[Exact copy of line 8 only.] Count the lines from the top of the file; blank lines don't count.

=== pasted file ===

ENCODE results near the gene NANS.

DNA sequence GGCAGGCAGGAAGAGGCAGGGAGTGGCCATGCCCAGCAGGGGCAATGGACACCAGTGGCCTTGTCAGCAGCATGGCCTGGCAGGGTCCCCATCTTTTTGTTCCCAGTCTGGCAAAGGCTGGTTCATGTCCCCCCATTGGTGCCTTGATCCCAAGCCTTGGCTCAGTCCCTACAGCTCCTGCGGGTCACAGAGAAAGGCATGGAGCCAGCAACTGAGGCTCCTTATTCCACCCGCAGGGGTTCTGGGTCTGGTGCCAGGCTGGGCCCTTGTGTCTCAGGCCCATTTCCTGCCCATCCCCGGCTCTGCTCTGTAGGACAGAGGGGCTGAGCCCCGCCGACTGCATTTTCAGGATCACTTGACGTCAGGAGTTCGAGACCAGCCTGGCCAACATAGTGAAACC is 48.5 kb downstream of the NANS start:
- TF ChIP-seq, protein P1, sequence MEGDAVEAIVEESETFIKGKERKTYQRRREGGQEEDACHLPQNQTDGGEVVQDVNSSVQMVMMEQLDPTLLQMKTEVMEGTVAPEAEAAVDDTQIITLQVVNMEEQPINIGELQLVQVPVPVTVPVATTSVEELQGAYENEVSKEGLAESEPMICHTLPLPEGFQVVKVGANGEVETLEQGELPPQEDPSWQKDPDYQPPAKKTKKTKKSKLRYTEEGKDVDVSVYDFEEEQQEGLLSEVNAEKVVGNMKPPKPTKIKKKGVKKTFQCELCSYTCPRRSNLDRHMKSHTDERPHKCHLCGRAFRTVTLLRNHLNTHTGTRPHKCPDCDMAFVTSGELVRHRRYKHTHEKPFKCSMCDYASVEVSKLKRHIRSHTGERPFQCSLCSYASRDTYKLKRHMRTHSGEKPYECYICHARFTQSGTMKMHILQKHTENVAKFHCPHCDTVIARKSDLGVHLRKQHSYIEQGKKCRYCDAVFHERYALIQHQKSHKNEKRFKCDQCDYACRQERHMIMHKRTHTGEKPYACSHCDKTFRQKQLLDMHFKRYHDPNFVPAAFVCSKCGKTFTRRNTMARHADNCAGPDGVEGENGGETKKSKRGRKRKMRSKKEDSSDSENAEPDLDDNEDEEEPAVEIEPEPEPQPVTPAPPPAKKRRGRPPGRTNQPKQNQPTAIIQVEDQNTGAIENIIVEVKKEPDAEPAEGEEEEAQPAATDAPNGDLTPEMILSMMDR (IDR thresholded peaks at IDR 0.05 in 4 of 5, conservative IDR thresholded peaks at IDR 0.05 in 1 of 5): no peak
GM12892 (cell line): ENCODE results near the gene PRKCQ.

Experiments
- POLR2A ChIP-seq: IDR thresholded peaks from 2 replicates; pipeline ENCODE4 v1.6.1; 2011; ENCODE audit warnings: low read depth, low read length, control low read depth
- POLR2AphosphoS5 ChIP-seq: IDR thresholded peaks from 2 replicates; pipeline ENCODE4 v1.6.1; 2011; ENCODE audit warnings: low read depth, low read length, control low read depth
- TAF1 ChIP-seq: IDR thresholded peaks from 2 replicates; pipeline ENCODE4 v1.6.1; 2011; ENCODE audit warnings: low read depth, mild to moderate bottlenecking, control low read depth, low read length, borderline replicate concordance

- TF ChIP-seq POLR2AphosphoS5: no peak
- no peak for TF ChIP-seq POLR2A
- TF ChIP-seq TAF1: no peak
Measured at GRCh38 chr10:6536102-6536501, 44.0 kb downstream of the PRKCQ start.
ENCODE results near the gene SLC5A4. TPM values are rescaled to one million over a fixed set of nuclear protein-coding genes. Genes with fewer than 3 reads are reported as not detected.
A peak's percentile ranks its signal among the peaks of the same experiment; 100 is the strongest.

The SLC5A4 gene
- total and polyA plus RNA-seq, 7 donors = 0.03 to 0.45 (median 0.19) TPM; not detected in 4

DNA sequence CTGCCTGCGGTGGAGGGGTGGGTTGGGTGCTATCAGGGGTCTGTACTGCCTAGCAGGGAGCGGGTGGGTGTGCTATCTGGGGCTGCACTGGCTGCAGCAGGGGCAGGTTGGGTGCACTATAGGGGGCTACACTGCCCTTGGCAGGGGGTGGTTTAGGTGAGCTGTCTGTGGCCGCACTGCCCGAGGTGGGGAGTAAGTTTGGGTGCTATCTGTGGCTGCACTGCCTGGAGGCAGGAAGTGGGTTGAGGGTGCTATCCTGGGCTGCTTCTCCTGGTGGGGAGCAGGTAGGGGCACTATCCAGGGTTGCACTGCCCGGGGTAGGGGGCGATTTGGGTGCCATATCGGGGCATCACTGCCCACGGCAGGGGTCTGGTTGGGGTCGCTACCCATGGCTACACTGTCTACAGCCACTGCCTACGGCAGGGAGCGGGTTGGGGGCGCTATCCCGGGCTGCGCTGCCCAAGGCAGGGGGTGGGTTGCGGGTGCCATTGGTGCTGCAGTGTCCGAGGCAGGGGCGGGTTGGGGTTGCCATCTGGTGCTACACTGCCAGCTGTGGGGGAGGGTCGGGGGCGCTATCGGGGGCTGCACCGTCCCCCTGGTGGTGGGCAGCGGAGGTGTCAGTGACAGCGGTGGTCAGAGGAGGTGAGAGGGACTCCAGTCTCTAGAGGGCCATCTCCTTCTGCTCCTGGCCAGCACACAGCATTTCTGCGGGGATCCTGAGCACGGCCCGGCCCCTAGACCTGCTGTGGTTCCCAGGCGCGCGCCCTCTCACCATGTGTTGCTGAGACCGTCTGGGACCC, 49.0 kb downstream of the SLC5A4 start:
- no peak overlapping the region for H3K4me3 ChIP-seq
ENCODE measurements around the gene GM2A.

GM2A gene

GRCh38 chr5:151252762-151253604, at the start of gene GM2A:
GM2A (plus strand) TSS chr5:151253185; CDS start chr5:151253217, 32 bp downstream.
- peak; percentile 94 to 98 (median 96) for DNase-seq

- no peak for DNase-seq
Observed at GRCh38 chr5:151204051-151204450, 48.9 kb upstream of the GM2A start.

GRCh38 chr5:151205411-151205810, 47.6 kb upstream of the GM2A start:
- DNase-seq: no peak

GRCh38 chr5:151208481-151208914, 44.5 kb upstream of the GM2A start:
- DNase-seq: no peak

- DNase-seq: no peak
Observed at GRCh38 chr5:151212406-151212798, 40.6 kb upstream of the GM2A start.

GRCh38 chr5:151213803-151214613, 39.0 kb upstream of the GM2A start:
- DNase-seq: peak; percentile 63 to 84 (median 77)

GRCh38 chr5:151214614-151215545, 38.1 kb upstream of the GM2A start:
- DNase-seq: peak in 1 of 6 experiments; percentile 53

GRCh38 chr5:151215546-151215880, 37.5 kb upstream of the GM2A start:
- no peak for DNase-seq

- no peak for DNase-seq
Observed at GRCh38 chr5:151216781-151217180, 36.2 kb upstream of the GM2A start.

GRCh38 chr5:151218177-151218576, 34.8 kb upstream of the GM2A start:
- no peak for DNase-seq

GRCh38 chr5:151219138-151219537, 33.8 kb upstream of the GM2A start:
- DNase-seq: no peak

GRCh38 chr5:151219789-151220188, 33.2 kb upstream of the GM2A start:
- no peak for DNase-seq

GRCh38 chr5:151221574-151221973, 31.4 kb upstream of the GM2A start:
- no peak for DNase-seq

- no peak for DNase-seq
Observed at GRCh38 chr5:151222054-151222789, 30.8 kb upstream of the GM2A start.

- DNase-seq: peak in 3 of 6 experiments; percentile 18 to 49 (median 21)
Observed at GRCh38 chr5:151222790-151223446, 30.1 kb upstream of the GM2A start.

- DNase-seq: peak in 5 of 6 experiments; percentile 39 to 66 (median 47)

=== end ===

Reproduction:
- TAF1 ChIP-seq: IDR thresholded peaks from 2 replicates; pipeline ENCODE4 v1.6.1; 2011; ENCODE audit warnings: low read depth, mild to moderate bottlenecking, control low read depth, low read length, borderline replicate concordance